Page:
Nate Kleinman, aka “Farmer Nate,” stands straw-hatted under the fierce sun at an experimental growing field in Salem County.
The unexceptional-looking expanse of sandy soil lies in the heart of America’s first Jewish agricultural settlement, a hamlet just off Route 55 near Vineland that Russian immigrants fleeing persecution founded as the Alliance Colony in 1882.
More recently, William and Malya Levin, a Brooklyn couple with New Jersey roots and big dreams, have begun to nurture 50 acres along Gershal Avenue in Pittsgrove Township back to productive life. Kleinman seeded two of those acres last spring with a variety of sample crops to figure out what will grow best there.
“That little plant is a Guadalupe cucumber,” says Kleinman, as the Levins, a group of Allegheny College students and their religious studies professor, several other visitors, and I fruitlessly fan ourselves in the midday heat.
“There are Saudi Arabian okra and Cuban tomatoes,” Kleinman adds, with a delightful, and contagious, relish.
“See that plant that looks like a little corn plant? That’s the sorghum, from South Sudan.”
Sorghum, spelt, and tartary buckwheat are among the heritage grains expected to become mainstays of the nonprofit Alliance Community Reboot, or ACRe. The Levins conceived the project in 2014. Last Sunday, the couple, who have spent about $500,000 to acquire property mostly from family members, hired Kleinman and his business partner, Dusty Hinz, to start clearing and cultivating the fields.
“There’s a huge unmet demand for heritage grains, for gluten-free grains,” says Kleinman, 35, whose deep regard for sorghum is such that his business card features an image of its deep red seed-head against a blue sky.
He and Hinz have been farming in nearby Elmer for more than three years. The two men also are the founders of Philadelphia’s Experimental Farm Network; it encourages online collaboration among plant breeders, researchers, and others involved in sustainable, community-supported agriculture, farm-to-table, food sovereignty, and similar grassroots initiatives.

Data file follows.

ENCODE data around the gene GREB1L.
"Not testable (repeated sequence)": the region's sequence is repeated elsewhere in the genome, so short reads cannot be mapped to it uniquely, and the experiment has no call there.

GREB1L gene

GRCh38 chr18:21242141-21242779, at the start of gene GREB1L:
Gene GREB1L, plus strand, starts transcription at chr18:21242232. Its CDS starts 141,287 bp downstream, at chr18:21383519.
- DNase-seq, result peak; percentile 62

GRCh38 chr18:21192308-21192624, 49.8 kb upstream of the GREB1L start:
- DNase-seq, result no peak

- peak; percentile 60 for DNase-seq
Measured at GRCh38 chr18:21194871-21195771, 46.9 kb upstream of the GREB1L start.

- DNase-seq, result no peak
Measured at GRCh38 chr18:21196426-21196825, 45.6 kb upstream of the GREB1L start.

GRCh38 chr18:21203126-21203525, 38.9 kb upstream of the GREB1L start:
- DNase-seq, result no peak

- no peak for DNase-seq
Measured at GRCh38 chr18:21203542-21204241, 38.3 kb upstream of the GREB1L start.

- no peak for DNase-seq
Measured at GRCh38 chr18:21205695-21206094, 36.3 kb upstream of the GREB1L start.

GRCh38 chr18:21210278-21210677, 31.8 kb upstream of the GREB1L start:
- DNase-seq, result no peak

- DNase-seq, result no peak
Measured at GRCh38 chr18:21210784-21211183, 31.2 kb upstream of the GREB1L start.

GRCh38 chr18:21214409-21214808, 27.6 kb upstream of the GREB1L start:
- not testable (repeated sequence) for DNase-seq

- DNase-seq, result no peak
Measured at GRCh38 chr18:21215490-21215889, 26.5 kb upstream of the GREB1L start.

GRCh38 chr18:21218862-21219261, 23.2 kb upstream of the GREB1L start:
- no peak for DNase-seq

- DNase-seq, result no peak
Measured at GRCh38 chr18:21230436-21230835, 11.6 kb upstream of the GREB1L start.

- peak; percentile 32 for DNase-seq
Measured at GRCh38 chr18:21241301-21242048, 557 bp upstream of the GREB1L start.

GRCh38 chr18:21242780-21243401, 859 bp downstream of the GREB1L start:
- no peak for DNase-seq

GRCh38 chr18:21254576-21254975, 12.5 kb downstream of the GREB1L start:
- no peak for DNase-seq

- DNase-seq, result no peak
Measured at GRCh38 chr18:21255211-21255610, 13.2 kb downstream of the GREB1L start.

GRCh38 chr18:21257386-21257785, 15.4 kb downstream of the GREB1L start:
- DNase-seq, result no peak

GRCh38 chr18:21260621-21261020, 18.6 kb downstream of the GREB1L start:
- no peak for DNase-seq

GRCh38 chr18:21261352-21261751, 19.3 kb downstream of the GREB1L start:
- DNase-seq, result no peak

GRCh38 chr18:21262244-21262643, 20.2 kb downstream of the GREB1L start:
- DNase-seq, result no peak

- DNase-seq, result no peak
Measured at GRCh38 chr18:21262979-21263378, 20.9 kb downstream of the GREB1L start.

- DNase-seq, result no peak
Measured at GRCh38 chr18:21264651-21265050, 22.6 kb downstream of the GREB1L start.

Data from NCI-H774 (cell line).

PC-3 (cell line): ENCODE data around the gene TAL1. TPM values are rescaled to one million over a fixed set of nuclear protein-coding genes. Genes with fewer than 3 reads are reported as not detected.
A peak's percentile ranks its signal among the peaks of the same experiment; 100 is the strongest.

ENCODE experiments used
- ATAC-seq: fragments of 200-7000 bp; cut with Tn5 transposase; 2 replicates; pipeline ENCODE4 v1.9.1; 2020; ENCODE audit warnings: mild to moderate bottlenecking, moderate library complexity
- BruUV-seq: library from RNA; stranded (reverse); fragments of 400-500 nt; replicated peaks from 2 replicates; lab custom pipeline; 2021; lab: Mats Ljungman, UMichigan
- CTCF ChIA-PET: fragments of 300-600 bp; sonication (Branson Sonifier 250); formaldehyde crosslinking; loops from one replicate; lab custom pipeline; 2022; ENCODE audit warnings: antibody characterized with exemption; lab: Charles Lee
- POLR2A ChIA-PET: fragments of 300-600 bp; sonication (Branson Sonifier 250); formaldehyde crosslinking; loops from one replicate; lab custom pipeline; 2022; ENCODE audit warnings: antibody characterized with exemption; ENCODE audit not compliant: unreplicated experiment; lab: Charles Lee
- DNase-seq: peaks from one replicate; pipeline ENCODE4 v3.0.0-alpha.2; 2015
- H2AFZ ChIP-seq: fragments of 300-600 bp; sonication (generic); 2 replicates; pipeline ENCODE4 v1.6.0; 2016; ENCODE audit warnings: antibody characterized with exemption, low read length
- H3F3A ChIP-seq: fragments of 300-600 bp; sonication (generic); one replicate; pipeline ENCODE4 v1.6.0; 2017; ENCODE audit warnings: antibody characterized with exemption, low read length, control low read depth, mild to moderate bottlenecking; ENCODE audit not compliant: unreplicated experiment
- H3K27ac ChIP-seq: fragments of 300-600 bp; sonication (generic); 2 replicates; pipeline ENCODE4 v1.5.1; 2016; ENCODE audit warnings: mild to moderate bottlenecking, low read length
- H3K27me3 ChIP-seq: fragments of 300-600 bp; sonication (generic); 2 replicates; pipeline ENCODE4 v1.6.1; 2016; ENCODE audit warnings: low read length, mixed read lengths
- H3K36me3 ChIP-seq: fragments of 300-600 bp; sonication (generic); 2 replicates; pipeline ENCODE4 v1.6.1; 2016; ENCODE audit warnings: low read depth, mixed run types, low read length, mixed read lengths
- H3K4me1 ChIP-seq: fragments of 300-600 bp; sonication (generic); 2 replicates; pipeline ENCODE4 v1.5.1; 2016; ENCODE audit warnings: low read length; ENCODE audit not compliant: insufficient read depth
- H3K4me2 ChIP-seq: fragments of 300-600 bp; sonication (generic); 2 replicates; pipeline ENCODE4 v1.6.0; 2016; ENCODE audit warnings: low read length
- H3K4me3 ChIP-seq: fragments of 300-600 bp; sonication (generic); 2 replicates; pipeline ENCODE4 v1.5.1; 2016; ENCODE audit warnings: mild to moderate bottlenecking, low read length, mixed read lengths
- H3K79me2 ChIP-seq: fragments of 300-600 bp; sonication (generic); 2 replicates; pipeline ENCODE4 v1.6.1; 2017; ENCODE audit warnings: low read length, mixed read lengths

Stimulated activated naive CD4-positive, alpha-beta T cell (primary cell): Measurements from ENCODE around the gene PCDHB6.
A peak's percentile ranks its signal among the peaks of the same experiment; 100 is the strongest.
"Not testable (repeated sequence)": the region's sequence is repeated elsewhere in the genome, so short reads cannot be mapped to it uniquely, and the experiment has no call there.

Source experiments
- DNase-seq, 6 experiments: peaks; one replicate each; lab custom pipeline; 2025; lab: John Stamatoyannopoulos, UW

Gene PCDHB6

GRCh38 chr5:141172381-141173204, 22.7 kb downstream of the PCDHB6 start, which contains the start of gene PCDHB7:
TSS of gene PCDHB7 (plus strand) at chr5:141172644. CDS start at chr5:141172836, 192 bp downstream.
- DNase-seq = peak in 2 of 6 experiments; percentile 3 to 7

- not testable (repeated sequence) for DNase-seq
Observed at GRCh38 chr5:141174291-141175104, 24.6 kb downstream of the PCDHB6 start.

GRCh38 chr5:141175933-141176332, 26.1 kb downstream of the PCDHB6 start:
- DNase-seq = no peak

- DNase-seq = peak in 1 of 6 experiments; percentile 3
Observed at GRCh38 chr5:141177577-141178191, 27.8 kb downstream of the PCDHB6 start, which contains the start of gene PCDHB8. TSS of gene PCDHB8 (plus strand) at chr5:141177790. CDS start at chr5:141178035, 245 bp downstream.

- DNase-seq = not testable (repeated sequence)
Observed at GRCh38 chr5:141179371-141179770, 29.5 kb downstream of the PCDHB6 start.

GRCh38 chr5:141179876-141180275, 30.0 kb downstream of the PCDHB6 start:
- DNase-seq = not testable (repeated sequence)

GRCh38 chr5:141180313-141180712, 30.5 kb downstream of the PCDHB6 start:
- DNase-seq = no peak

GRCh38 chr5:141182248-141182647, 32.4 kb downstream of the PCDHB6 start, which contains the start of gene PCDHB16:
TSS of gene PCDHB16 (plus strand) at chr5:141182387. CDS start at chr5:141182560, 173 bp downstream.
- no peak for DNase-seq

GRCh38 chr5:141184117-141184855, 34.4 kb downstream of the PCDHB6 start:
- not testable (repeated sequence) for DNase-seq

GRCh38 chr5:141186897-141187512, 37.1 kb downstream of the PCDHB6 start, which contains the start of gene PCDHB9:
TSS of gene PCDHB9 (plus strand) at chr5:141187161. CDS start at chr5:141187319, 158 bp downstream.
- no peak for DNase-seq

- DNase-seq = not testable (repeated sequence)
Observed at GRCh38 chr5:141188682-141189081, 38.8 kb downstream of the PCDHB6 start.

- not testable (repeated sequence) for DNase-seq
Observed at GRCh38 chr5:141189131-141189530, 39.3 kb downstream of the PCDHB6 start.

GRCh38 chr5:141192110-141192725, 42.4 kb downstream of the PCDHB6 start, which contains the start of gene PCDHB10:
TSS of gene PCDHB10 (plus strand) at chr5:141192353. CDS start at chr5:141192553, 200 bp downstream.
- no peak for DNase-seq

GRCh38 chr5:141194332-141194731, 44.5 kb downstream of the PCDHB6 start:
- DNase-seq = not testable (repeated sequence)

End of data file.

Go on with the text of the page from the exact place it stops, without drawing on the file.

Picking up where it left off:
I join the group for brunch in a Gershal Avenue house once owned by William Levin’s grandparents. About a dozen of us share a feast of salads, bagels and a smoked fish platter imported directly from Brooklyn; the talk around the table is all about the possibilities of the project.
“Jewish farming is not just touchy-feely hippie B.S.,” says William, a 45-year-old animator who grew up in Vineland. His great-grandfather Moses Bayuk was a member of one of the 43 original Alliance families.
“Farming is a way to create a meaningful, modern-day community,” says Malya, 33, ACRe’s chief counsel and the mother of the couple’s 21-month-old son, Samuel.
“There’s a global movement around agriculture as an expression of Jewish values.”
Locally, the Jewish Farm School “is incredibly excited about the possibility of a larger-scale Jewish community farm less than an hour from our base in West Philadelphia,” says Nati Passow, executive director of the nonprofit educational program.
“William and Malya are tied into the contemporary movement, and, through their land and family history, they have the potential to build much stronger bridges between past and present,” he says.
The past is still very much in evidence: In June, Ruth Bogutz, of Cherry Hill, helped organize a bus tour of a half-dozen historical Jewish farming communities in South Jersey, including Alliance, Woodbine, and Rosenhayn. About 35 people took the trip.
There were Jewish farming colonies all over the world, and many of them were in the United States, Bogutz says. “Alliance was the oldest, and the ones that lasted the longest were in South Jersey.”
In the late 19th century, Jews fleeing Russia, many of them urban professionals or merchants, arrived in the United States under the auspices of charitable organizations seeking to save them from annihilation.
“They escaped the worst possible life imaginable, and they came here, not knowing how to farm,” says Jay H. Greenblatt, a Vineland lawyer who helped establish the Alliance Colony Foundation, and is a descendant of those pioneers.
The immigrants were assisted by nearby farmers, some of them Quakers. They lived in tents at first and ate in a communal kitchen, eventually building a cluster of tiny villages, including Alliance, Norma, and Brotmanville.
Within a generation or two, many of the settlers’ children had moved on; one of the synagogues was sold to a Christian congregation.
The reboot project “is fantastic,” says Howard Jaffe, 62, of Pittsgrove. The unofficial caretaker of what is commonly called the Alliance Synagogue, a beautifully restored Gershal Avenue landmark, Jaffe is one of three Jewish farmers still active in the area.
“And now there’s also Nate, of course,” he adds.
A Philly native who got into agriculture through the Occupy and other progressive movements, Kleinman says he’s “happy to be part of writing the next chapter in the history of the Alliance community and Jewish farming in South Jersey.”
Leaving the experimental field, I’m chatting with William Levin when he spots a grapevine that was winding up into the trees at the edge of the cultivated area.
“When I was a kid, I came here with my dad, who died last year,” he says. “We picked grapes together.”
Kleinman tastes a green grape, says it’s most likely a Concord variety, and describes it as “super-resilient.”
Rather like Alliance may turn out to be.